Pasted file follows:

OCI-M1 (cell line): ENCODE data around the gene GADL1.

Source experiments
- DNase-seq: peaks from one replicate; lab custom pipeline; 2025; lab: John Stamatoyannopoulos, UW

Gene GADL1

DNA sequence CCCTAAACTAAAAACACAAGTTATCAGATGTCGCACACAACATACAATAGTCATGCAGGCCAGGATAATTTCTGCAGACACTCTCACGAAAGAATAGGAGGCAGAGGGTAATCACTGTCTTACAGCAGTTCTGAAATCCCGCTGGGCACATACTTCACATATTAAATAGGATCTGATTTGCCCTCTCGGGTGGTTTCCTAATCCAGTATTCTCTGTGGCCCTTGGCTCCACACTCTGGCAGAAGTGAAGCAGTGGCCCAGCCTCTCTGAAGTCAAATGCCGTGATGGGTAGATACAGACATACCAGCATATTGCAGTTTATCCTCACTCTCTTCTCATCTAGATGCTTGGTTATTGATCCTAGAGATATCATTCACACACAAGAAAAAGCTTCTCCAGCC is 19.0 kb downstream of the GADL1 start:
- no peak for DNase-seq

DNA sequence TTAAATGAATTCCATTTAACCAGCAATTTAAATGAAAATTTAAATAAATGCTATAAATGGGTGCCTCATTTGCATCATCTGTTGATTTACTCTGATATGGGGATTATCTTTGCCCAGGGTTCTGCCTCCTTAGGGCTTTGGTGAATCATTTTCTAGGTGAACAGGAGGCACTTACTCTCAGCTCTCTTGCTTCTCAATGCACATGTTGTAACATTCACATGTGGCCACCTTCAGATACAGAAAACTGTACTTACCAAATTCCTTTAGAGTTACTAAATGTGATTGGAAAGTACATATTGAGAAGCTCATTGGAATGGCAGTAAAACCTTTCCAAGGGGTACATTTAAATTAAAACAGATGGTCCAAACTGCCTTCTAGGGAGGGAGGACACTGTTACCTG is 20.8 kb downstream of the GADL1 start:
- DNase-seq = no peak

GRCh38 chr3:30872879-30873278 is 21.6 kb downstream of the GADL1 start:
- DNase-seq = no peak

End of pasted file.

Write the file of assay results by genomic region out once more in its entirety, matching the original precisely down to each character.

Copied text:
OCI-M1 (cell line): ENCODE data around the gene GADL1.

Source experiments
- DNase-seq: peaks from one replicate; lab custom pipeline; 2025; lab: John Stamatoyannopoulos, UW

Gene GADL1

DNA sequence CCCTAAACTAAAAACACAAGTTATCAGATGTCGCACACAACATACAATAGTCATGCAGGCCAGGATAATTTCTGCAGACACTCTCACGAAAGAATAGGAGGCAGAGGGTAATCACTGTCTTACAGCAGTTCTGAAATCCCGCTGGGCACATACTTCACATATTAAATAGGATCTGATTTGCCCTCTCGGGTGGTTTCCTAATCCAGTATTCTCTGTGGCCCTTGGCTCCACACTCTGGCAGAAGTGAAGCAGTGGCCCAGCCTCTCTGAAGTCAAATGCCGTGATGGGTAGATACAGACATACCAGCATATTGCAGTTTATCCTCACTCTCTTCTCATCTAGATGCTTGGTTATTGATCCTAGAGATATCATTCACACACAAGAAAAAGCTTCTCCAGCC is 19.0 kb downstream of the GADL1 start:
- no peak for DNase-seq

DNA sequence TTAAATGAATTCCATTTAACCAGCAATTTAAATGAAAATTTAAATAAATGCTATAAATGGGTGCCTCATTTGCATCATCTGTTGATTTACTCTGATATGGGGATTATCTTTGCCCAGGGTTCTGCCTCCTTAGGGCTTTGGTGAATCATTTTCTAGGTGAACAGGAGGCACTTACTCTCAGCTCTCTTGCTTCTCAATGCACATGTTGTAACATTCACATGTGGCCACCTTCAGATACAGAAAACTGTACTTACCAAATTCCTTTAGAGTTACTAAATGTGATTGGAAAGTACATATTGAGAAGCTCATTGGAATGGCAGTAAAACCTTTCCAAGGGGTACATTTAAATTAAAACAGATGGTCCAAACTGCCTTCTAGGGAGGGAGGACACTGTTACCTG is 20.8 kb downstream of the GADL1 start:
- DNase-seq = no peak

GRCh38 chr3:30872879-30873278 is 21.6 kb downstream of the GADL1 start:
- DNase-seq = no peak